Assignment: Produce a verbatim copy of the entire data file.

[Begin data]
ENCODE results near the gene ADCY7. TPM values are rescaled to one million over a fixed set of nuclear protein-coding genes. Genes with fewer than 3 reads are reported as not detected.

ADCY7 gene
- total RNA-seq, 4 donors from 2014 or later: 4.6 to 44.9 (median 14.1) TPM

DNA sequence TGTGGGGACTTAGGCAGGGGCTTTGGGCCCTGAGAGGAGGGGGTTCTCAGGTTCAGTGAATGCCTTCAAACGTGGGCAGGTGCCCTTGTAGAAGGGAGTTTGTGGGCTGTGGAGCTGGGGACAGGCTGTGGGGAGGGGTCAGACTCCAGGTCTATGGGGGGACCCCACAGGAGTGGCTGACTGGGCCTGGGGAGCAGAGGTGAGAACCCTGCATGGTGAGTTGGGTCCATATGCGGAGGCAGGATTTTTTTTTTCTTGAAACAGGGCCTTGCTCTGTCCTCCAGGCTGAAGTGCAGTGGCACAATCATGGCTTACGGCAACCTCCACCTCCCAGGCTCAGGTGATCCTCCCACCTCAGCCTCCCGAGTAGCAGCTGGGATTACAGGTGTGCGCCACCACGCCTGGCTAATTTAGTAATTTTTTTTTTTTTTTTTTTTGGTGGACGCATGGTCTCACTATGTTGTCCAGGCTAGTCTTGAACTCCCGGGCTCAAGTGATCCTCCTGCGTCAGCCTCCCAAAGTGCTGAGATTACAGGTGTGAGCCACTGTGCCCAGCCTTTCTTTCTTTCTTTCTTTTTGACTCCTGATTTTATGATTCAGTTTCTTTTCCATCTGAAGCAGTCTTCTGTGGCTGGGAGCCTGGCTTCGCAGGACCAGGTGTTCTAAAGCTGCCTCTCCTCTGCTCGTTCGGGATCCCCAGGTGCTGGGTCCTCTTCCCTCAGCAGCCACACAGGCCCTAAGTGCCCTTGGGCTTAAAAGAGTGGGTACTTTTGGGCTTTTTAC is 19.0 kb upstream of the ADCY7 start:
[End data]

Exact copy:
ENCODE results near the gene ADCY7. TPM values are rescaled to one million over a fixed set of nuclear protein-coding genes. Genes with fewer than 3 reads are reported as not detected.

ADCY7 gene
- total RNA-seq, 4 donors from 2014 or later: 4.6 to 44.9 (median 14.1) TPM

DNA sequence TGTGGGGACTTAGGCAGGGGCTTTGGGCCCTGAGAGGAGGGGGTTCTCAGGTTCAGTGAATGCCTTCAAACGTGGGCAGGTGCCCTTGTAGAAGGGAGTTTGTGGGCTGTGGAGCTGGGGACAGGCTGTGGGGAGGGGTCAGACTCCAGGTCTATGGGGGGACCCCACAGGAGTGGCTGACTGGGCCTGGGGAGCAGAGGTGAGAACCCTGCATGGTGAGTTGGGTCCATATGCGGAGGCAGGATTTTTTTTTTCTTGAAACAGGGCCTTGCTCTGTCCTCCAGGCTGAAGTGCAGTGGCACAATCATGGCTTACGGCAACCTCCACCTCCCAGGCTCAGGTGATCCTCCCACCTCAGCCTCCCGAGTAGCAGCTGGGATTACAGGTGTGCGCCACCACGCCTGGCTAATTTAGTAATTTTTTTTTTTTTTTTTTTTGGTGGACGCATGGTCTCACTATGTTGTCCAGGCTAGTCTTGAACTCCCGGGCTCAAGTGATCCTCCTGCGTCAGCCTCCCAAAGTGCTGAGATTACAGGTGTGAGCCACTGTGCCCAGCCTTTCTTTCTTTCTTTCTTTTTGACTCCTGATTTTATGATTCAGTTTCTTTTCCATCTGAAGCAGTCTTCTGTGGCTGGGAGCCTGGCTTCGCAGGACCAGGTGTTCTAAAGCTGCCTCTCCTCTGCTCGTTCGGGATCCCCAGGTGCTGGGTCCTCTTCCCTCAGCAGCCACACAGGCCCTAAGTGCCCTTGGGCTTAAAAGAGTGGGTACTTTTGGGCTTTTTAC is 19.0 kb upstream of the ADCY7 start: